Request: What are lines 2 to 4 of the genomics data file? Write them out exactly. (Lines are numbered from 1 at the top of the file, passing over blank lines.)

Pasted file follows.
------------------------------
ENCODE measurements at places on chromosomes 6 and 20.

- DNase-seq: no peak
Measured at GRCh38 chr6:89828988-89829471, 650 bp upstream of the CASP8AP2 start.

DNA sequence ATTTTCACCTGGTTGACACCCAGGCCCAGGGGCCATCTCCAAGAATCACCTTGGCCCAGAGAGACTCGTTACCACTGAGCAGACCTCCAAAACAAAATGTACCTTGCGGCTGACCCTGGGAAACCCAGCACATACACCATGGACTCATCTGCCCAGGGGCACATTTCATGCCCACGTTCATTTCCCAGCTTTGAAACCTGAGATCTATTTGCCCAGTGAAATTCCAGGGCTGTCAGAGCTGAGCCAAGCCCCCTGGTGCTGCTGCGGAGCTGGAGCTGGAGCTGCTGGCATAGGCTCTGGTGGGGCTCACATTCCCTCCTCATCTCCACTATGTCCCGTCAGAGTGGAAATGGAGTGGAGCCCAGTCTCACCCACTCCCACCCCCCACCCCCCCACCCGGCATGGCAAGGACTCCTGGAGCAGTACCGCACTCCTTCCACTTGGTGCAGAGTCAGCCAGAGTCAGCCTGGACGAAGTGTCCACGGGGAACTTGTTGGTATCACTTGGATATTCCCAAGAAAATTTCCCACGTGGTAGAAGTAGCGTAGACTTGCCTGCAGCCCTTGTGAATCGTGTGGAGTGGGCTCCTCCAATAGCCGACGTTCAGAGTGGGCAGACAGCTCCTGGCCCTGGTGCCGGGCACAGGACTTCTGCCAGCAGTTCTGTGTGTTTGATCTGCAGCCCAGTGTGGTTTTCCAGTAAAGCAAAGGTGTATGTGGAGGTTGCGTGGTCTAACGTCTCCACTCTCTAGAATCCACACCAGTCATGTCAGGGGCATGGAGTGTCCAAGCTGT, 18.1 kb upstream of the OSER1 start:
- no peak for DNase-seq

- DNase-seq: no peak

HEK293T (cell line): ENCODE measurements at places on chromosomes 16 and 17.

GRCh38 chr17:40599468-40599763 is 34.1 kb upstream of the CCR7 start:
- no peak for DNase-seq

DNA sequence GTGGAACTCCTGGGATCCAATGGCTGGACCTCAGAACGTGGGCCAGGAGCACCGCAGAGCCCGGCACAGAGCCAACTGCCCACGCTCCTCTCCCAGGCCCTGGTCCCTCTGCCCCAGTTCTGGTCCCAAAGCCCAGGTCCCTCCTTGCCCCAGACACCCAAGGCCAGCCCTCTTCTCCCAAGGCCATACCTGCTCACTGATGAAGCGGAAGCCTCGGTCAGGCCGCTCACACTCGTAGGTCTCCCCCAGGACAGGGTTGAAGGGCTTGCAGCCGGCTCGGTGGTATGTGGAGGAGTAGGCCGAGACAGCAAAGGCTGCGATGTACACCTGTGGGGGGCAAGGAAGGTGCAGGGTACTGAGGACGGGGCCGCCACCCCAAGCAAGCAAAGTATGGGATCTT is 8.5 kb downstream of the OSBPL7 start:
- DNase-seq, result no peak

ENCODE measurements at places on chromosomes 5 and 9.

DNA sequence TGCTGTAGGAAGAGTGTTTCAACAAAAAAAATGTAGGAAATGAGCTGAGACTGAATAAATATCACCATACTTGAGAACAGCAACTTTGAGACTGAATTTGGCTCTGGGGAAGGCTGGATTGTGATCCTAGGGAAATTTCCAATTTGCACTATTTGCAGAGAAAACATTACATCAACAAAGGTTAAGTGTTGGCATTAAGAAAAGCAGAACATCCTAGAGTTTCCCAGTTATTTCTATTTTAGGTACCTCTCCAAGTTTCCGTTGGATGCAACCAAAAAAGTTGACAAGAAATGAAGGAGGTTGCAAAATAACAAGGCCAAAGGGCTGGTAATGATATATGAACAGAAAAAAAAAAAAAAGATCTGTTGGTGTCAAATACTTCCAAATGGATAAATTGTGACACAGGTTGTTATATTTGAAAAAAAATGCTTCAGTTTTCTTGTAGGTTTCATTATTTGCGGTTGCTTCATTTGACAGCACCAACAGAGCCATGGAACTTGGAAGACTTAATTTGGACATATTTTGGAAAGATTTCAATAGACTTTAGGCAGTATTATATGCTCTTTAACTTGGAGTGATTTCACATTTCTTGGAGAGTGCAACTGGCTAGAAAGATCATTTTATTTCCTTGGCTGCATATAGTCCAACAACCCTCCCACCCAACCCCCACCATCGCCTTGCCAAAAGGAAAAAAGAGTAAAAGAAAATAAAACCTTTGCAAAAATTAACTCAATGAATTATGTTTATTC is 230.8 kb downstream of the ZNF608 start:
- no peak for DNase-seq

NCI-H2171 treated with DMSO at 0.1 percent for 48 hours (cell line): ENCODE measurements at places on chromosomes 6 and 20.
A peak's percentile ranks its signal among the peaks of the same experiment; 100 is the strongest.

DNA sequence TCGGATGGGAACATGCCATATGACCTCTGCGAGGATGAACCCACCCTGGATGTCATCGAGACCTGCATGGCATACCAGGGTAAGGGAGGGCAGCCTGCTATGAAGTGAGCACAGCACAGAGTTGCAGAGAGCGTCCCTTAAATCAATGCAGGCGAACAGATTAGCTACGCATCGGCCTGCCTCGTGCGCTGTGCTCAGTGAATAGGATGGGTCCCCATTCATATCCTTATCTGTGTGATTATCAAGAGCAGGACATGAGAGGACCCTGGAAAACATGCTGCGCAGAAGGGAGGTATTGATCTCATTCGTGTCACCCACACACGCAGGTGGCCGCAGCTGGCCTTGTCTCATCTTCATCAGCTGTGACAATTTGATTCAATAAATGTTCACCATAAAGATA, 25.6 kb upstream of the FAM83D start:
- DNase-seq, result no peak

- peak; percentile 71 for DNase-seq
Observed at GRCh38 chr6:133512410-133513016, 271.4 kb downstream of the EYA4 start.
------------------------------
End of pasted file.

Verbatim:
- DNase-seq: no peak
Measured at GRCh38 chr6:89828988-89829471, 650 bp upstream of the CASP8AP2 start.

DNA sequence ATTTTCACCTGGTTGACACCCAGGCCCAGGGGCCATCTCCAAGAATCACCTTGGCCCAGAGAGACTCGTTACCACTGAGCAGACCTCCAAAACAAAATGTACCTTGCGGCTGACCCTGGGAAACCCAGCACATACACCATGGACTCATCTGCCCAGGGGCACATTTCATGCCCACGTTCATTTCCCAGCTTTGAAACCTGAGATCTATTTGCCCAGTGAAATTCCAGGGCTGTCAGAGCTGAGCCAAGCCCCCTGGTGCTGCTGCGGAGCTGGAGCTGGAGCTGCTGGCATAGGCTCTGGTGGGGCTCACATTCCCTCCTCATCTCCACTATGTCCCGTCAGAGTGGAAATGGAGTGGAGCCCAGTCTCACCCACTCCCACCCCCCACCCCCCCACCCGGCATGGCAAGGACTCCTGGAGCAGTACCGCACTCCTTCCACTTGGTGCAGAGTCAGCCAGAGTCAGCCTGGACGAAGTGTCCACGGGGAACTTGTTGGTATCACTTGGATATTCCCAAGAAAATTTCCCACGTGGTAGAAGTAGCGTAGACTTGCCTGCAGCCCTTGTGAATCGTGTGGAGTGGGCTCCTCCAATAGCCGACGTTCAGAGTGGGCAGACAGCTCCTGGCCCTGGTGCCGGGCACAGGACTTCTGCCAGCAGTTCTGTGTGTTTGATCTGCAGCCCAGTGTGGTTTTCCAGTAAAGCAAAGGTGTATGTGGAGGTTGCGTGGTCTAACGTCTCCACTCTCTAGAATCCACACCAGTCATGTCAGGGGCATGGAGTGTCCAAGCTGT, 18.1 kb upstream of the OSER1 start: